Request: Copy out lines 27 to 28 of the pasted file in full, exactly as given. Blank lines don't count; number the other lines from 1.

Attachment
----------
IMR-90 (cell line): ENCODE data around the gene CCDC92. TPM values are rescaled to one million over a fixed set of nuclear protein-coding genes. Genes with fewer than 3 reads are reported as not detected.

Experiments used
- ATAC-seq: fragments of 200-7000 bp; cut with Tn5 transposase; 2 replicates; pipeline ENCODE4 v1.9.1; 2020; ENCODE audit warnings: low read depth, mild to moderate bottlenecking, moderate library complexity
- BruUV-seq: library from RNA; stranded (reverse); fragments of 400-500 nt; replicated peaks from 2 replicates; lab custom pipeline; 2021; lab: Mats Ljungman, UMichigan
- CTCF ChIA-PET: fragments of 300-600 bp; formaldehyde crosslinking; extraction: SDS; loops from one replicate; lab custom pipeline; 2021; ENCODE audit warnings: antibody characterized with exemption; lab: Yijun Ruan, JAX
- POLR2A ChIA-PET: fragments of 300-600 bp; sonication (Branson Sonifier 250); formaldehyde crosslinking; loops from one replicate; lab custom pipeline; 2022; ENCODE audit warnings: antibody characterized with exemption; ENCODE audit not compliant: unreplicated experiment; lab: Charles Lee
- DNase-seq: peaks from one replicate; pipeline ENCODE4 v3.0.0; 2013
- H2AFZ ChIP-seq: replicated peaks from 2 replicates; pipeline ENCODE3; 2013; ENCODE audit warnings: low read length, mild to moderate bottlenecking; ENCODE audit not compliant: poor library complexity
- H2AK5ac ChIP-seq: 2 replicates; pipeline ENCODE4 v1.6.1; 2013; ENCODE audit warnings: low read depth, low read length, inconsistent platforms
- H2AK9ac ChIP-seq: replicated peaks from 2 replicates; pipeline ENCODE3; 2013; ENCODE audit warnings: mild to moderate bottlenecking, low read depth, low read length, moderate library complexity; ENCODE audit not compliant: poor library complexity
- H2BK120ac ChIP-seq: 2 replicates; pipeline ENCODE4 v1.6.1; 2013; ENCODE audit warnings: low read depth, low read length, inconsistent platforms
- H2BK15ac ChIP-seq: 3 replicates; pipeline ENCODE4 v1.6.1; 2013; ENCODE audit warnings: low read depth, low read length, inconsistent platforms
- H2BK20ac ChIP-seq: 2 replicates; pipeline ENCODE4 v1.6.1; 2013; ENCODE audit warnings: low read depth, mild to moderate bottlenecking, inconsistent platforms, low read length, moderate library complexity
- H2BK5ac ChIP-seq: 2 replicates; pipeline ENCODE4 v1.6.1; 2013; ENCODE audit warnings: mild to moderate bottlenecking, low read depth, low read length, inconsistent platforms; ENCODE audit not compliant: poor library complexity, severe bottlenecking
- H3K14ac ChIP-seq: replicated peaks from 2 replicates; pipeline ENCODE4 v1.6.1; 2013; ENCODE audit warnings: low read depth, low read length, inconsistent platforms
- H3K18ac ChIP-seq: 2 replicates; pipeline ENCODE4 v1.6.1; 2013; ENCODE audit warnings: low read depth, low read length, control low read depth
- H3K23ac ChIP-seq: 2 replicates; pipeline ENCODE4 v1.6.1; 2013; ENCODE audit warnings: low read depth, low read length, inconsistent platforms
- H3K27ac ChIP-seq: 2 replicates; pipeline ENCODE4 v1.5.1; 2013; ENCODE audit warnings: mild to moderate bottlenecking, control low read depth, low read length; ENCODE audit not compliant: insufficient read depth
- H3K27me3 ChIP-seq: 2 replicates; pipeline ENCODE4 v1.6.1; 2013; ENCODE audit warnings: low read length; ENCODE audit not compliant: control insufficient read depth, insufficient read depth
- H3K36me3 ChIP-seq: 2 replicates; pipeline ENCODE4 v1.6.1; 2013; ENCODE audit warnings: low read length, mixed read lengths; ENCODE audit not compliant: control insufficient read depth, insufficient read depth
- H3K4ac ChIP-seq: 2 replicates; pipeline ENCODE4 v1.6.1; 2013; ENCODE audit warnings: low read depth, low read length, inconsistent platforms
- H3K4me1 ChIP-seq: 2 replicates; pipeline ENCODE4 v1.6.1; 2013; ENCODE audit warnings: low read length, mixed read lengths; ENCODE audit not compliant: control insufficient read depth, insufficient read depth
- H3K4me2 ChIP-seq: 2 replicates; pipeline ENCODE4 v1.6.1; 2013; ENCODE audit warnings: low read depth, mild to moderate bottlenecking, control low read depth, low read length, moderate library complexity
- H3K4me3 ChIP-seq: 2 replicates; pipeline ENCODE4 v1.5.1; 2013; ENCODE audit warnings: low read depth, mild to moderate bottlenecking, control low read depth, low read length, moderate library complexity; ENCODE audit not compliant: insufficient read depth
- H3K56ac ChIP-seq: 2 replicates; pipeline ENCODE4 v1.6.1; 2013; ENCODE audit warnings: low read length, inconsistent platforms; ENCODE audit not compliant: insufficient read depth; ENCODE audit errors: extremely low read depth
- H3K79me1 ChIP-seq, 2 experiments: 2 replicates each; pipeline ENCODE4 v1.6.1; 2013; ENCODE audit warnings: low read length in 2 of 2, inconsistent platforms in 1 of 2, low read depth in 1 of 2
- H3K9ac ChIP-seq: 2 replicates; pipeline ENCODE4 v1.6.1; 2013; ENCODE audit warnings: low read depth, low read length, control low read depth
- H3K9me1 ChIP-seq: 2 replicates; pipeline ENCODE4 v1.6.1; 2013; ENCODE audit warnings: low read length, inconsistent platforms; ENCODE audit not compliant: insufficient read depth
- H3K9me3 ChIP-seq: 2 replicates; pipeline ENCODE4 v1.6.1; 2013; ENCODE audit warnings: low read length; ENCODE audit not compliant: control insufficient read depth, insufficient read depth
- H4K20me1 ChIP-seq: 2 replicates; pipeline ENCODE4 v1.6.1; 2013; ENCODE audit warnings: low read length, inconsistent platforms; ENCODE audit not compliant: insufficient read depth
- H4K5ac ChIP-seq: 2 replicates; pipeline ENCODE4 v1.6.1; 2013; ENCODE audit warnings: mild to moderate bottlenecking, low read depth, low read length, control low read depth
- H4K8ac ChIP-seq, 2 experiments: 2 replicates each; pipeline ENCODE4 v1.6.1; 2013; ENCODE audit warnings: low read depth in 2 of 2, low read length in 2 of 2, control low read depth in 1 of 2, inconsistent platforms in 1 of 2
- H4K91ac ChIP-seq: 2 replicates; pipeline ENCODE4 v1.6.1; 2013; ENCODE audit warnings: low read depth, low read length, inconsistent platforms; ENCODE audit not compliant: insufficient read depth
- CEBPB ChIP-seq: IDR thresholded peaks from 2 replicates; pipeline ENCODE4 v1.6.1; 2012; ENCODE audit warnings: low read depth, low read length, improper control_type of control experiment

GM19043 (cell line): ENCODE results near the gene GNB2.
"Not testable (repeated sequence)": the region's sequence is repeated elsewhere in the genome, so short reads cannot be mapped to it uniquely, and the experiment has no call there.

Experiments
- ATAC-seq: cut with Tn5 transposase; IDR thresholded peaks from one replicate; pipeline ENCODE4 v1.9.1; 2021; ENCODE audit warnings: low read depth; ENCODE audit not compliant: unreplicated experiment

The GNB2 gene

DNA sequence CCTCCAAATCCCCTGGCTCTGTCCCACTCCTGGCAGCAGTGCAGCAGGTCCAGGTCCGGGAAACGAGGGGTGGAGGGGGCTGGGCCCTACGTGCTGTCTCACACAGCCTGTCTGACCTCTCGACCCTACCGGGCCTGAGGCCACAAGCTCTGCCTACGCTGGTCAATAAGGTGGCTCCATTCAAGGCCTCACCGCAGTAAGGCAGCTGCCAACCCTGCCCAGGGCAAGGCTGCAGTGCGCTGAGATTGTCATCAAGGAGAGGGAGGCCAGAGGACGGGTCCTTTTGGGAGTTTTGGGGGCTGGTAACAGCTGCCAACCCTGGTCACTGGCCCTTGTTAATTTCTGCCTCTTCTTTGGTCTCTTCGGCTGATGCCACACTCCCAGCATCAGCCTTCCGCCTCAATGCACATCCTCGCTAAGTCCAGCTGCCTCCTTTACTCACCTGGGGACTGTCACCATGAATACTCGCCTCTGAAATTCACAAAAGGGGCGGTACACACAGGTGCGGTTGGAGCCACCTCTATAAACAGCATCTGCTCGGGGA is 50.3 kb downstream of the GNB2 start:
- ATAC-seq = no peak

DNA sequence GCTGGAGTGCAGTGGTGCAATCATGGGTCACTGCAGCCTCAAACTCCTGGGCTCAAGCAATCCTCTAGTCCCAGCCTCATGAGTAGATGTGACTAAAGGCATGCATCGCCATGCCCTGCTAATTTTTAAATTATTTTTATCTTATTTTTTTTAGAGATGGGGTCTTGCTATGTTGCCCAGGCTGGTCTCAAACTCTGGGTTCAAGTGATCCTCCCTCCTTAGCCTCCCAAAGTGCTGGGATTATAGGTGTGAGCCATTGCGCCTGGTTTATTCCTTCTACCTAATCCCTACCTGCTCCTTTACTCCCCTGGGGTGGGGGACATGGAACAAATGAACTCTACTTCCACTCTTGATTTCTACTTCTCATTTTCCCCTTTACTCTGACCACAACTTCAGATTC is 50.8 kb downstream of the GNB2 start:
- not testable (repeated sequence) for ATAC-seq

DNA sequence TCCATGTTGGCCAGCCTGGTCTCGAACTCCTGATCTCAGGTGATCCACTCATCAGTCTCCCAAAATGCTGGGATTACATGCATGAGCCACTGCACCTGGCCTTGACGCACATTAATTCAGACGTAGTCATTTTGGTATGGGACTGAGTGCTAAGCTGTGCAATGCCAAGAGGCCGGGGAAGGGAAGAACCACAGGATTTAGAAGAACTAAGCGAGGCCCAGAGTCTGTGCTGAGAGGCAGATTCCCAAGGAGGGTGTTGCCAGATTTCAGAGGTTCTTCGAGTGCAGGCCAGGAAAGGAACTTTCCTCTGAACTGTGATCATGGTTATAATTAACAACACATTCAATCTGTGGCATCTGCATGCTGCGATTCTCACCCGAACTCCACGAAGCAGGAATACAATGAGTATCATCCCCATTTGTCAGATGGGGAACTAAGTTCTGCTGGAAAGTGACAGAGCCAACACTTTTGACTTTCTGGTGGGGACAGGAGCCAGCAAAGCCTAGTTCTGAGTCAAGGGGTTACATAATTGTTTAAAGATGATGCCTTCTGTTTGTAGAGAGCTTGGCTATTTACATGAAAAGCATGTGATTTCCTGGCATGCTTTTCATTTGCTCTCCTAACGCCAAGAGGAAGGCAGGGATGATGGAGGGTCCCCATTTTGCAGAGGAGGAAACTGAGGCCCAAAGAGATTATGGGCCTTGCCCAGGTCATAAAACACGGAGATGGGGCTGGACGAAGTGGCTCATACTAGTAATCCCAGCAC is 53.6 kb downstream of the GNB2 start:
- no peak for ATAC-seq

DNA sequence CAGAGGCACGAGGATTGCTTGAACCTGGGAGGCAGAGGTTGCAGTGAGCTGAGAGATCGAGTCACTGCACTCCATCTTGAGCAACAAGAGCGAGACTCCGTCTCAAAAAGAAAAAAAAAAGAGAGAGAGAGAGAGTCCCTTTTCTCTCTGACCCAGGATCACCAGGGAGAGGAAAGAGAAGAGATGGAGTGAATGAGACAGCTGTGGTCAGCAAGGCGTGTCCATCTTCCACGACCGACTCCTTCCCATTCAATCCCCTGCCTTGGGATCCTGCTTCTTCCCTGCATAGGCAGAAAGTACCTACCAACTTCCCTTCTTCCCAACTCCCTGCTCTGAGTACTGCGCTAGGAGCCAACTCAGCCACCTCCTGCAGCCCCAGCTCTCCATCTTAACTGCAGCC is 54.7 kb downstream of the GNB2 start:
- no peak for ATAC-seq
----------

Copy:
- H3K9ac ChIP-seq: 2 replicates; pipeline ENCODE4 v1.6.1; 2013; ENCODE audit warnings: low read depth, low read length, control low read depth
- H3K9me1 ChIP-seq: 2 replicates; pipeline ENCODE4 v1.6.1; 2013; ENCODE audit warnings: low read length, inconsistent platforms; ENCODE audit not compliant: insufficient read depth